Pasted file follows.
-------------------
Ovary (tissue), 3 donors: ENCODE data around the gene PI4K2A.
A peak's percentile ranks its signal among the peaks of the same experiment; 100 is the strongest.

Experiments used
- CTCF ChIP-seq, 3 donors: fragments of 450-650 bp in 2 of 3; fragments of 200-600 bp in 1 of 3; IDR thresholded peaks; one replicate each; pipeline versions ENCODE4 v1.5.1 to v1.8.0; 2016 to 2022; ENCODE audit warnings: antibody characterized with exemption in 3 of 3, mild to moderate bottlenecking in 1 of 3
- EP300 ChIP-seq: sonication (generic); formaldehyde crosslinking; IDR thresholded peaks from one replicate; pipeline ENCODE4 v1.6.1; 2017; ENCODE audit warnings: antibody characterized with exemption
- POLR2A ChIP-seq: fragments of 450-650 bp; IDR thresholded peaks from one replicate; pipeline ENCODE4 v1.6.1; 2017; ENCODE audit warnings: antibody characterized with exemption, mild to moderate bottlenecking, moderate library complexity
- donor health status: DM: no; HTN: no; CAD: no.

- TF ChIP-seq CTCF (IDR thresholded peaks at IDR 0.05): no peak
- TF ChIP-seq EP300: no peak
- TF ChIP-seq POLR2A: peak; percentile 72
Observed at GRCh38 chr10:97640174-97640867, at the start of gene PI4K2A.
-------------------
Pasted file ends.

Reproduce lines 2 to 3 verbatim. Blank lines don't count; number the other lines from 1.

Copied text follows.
A peak's percentile ranks its signal among the peaks of the same experiment; 100 is the strongest.

Experiments used